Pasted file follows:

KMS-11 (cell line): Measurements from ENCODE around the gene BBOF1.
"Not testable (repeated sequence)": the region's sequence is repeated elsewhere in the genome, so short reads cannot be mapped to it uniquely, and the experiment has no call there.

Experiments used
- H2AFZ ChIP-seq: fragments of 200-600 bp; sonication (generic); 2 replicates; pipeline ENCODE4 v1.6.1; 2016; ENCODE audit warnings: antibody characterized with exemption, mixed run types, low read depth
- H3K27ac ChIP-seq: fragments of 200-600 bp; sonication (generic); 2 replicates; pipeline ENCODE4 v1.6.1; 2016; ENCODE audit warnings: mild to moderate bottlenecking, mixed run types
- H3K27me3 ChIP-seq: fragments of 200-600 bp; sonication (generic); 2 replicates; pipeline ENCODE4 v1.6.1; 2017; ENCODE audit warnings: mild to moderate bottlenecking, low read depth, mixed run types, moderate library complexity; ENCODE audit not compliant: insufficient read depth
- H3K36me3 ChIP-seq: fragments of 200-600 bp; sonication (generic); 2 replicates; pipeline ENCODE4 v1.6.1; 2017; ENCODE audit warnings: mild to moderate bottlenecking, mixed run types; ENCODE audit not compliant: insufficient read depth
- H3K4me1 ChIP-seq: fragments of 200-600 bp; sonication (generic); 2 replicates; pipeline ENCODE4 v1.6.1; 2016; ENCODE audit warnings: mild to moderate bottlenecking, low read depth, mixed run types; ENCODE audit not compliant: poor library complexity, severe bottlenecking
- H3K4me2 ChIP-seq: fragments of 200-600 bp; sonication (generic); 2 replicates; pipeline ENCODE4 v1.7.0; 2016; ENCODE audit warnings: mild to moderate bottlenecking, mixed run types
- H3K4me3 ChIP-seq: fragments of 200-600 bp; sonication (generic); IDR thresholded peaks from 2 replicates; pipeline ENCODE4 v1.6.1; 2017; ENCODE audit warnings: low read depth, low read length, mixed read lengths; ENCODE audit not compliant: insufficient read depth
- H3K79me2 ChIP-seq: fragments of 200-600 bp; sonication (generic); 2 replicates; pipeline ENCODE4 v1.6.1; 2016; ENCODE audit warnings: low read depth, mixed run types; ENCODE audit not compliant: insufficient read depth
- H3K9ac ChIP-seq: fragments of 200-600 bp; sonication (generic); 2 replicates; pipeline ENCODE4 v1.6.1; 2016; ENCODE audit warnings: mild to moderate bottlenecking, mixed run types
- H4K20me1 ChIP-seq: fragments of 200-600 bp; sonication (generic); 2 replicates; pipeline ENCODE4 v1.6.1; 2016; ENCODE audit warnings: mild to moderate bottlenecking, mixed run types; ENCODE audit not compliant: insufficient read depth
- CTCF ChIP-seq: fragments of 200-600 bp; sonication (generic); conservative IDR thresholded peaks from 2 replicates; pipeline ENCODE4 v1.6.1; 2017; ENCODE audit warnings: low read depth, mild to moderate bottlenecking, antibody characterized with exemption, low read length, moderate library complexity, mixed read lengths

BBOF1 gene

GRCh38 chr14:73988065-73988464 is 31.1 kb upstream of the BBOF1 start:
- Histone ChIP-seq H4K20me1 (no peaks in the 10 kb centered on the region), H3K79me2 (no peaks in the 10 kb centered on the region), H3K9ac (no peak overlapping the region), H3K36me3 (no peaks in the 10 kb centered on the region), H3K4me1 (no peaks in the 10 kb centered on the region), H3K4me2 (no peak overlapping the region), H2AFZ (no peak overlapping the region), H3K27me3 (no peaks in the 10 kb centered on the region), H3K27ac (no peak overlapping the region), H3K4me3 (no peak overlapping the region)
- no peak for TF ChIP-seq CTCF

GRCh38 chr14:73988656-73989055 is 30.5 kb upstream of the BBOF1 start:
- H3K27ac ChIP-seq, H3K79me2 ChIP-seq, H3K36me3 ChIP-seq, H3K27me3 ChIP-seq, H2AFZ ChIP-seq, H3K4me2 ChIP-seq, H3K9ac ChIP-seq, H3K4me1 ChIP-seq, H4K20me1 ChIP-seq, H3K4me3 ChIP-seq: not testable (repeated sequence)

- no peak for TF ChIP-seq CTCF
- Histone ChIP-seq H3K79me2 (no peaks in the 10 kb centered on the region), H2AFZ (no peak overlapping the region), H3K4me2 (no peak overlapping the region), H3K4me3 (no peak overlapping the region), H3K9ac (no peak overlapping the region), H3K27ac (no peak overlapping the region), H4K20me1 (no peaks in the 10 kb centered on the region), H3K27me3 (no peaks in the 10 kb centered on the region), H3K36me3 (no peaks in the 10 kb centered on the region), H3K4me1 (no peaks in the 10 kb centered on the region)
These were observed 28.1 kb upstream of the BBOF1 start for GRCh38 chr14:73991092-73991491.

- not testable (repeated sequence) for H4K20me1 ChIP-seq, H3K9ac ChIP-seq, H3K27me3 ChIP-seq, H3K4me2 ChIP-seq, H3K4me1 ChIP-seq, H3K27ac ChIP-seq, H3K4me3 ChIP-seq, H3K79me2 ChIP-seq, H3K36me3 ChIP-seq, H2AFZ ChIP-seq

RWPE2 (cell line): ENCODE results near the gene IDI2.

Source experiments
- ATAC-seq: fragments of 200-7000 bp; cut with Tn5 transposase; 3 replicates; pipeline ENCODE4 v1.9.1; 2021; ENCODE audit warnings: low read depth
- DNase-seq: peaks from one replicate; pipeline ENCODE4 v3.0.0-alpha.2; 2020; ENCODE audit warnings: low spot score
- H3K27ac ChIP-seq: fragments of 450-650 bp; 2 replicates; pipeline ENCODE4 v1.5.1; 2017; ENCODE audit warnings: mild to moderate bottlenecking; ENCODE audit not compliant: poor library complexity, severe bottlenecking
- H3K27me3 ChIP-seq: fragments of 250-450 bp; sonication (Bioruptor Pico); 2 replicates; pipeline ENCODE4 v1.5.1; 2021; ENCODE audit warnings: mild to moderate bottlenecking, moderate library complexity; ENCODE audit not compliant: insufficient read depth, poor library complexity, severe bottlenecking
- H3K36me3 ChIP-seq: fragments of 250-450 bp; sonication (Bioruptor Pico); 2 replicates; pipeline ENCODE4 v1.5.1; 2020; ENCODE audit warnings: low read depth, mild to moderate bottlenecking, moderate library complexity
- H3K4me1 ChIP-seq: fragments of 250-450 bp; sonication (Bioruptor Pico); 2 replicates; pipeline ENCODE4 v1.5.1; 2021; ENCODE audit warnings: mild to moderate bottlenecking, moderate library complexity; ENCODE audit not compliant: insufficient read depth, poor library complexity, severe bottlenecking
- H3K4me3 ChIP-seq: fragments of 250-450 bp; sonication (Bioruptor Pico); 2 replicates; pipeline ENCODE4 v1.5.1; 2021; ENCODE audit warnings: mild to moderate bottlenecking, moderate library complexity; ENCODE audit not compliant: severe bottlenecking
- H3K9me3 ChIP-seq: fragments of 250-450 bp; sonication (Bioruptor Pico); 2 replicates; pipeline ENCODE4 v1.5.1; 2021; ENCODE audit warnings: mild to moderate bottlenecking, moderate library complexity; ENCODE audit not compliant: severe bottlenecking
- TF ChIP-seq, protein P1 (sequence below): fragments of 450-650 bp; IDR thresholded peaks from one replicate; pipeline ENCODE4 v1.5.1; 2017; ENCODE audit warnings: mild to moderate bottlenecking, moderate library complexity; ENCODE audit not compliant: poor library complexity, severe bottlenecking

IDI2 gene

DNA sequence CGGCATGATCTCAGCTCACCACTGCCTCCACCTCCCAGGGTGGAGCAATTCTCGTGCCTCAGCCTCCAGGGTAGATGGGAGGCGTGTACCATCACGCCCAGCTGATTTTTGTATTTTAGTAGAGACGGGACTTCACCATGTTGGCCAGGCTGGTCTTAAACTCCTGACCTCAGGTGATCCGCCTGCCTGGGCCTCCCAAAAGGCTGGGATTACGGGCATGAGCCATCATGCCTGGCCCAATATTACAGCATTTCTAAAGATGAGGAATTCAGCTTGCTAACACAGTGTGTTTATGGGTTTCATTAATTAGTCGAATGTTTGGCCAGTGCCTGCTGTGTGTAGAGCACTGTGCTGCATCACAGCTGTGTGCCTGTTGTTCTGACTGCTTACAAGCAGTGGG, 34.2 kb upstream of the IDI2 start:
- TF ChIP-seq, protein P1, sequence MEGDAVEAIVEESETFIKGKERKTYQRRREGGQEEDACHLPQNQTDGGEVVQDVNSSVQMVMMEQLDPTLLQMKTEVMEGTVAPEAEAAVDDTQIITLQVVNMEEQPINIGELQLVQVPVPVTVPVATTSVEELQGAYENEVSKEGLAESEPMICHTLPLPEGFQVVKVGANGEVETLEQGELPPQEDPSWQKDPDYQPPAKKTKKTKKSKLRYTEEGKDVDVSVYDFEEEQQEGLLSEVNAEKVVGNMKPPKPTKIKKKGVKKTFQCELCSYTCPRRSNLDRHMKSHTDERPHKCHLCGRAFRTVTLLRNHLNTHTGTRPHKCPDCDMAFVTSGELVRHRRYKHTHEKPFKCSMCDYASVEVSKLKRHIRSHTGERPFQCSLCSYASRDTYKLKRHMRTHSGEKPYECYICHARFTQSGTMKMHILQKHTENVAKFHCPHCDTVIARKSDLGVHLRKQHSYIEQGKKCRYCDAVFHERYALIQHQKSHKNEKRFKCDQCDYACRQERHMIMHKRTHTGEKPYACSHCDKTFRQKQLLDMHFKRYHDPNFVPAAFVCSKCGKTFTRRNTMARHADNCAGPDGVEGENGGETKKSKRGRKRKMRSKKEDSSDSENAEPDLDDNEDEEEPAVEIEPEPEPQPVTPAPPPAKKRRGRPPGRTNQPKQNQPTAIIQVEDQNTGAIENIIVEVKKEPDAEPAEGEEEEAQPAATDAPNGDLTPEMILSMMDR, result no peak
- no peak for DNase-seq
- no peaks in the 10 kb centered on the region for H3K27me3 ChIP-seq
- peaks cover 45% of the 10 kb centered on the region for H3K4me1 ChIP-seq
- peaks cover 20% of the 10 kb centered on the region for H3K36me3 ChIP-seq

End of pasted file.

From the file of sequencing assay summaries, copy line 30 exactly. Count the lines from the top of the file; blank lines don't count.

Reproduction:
- H3K27me3 ChIP-seq: fragments of 250-450 bp; sonication (Bioruptor Pico); 2 replicates; pipeline ENCODE4 v1.5.1; 2021; ENCODE audit warnings: mild to moderate bottlenecking, moderate library complexity; ENCODE audit not compliant: insufficient read depth, poor library complexity, severe bottlenecking